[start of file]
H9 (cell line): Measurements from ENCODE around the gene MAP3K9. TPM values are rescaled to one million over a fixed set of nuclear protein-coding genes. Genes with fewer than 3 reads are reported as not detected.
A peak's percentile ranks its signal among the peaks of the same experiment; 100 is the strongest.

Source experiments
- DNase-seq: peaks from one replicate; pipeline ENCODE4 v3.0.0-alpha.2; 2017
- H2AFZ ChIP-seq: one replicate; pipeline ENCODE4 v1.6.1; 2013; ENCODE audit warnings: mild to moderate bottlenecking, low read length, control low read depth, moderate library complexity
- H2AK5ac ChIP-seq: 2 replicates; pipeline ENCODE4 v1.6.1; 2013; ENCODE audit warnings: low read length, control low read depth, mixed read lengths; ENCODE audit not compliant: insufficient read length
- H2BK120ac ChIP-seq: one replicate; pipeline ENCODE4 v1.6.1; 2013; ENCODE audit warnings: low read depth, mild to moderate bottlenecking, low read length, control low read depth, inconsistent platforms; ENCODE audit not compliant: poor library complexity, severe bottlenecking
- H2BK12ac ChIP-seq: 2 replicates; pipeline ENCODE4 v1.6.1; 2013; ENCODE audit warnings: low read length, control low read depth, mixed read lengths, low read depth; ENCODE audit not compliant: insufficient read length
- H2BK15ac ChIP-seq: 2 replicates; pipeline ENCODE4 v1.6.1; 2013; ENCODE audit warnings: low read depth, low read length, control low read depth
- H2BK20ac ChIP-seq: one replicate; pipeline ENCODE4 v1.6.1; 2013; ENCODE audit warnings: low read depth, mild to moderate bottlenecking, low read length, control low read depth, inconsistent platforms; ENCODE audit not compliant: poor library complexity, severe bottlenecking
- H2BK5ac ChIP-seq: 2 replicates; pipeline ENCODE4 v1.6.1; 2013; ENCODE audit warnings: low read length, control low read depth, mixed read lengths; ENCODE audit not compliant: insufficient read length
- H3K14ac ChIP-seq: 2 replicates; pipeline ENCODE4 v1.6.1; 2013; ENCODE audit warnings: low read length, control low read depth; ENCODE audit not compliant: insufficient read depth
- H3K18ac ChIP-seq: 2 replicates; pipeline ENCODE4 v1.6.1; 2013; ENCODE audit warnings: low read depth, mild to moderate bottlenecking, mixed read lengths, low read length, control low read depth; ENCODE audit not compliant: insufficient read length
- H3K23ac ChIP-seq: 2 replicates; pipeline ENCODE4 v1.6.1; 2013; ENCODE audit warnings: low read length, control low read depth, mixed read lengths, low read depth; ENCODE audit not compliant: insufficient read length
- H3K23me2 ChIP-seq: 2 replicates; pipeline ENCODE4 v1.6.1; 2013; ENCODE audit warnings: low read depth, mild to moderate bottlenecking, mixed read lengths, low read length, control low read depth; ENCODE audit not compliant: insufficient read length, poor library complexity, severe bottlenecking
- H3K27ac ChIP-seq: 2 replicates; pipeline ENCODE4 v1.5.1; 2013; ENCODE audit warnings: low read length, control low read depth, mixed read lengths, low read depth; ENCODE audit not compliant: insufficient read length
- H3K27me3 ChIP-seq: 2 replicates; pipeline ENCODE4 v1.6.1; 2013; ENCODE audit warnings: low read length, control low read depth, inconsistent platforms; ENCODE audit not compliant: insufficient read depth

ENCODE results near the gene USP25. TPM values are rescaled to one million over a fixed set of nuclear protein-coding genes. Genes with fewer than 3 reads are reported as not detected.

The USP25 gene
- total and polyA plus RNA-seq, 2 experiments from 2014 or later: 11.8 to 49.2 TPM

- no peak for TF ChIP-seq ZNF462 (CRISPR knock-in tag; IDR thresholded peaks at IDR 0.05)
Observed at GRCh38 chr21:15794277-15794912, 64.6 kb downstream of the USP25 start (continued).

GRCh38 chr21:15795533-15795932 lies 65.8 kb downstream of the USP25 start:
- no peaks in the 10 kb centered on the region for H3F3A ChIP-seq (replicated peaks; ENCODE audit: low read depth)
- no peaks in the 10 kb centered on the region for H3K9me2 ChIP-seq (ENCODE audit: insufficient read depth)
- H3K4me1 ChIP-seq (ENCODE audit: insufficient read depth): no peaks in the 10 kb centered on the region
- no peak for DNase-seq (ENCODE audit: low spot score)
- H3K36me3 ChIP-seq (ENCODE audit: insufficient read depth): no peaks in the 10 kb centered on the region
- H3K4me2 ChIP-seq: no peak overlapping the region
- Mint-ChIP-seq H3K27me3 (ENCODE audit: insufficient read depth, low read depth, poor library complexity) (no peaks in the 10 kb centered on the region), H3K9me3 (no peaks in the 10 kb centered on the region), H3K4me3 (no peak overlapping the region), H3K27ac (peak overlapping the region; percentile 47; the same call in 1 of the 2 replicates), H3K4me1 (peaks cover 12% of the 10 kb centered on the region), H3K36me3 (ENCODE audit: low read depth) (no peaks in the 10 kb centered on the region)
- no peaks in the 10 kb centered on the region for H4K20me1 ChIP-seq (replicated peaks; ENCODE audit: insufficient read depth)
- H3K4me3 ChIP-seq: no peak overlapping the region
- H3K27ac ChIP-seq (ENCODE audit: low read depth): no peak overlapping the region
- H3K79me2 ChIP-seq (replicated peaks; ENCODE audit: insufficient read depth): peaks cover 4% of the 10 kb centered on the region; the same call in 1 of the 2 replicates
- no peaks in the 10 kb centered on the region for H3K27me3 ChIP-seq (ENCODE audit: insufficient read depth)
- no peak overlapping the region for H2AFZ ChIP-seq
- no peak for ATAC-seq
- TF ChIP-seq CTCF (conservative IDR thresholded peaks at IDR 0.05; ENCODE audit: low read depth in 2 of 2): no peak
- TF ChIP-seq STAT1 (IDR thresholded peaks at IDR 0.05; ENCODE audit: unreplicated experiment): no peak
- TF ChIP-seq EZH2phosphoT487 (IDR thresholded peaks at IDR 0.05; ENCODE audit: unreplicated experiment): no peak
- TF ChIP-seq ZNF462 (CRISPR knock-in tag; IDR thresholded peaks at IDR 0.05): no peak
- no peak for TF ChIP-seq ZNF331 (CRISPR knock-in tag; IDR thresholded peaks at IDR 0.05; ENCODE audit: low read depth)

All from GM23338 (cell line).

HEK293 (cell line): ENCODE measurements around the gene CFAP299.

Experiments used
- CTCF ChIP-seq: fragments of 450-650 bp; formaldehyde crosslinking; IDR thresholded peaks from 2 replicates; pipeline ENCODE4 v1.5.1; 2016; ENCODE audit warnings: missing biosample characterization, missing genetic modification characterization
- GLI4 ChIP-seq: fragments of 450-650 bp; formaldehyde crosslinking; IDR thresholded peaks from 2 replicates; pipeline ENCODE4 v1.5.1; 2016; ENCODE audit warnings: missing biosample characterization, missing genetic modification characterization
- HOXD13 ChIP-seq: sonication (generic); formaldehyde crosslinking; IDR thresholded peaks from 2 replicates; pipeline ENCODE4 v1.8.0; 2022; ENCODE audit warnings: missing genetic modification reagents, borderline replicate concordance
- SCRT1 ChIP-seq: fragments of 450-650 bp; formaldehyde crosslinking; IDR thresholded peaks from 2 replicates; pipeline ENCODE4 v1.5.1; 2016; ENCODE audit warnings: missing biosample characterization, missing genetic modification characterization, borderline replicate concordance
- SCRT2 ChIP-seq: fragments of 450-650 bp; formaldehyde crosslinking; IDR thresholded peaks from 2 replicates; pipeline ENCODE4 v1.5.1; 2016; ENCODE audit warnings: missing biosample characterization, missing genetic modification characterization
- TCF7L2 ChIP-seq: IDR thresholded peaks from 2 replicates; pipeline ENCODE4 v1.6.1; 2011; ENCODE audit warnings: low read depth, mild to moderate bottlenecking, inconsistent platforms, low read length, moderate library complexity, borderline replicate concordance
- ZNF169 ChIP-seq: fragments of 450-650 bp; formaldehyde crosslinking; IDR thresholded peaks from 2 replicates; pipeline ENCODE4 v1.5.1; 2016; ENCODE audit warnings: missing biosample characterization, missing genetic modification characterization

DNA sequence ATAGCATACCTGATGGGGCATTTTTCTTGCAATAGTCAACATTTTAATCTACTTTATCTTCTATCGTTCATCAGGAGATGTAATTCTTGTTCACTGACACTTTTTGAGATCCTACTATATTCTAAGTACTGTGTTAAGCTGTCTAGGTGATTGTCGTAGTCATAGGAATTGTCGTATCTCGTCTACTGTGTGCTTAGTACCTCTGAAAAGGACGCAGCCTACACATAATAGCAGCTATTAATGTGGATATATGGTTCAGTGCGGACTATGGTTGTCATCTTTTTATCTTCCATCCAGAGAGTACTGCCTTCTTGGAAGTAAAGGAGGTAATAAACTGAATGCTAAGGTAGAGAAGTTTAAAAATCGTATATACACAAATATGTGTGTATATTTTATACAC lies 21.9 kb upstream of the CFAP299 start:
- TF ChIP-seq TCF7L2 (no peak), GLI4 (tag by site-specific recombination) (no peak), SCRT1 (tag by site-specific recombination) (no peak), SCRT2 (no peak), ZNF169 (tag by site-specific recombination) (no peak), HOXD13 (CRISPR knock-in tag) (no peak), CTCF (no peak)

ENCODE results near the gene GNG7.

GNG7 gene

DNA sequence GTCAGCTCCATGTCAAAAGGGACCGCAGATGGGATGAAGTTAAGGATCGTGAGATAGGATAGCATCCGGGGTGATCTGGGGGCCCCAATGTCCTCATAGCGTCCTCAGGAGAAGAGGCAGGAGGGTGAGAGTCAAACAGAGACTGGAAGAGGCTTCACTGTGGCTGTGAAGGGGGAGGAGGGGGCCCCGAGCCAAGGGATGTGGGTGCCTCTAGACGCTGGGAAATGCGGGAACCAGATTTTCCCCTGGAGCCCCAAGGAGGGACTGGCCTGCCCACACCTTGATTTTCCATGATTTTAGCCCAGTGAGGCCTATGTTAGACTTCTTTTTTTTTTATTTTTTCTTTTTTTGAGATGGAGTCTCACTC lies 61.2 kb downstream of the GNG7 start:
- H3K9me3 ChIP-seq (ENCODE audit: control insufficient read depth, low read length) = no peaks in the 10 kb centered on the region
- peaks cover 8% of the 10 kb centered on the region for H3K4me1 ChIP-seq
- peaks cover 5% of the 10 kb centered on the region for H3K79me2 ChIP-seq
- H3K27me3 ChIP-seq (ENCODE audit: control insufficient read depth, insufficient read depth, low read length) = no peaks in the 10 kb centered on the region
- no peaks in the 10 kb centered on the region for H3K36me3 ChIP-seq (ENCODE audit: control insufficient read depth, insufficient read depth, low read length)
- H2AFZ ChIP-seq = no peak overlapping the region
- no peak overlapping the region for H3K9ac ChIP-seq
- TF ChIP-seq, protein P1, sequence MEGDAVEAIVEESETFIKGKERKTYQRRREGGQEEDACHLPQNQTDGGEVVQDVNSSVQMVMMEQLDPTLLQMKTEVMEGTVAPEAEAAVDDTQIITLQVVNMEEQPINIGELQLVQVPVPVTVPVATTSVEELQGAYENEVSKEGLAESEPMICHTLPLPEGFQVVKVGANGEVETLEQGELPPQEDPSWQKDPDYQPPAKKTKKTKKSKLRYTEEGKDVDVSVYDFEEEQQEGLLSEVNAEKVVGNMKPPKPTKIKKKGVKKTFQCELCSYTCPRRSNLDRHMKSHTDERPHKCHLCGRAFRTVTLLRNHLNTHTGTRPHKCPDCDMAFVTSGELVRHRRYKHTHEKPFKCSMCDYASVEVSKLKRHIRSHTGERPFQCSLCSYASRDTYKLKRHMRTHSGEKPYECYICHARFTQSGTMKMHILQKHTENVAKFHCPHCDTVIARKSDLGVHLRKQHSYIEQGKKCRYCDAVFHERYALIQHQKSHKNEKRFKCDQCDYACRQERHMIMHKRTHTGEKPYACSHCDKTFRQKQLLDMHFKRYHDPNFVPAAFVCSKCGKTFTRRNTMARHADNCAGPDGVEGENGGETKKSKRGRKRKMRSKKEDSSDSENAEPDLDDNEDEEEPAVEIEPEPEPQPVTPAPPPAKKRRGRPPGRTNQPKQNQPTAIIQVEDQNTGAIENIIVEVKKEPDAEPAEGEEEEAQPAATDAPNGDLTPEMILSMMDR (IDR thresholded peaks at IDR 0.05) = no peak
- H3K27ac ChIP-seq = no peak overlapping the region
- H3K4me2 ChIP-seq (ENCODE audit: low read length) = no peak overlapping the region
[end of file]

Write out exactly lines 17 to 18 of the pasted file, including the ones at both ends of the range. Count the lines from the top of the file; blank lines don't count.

- H3K27me3 ChIP-seq: 2 replicates; pipeline ENCODE4 v1.6.1; 2013; ENCODE audit warnings: low read length, control low read depth, inconsistent platforms; ENCODE audit not compliant: insufficient read depth

ENCODE results near the gene USP25. TPM values are rescaled to one million over a fixed set of nuclear protein-coding genes. Genes with fewer than 3 reads are reported as not detected.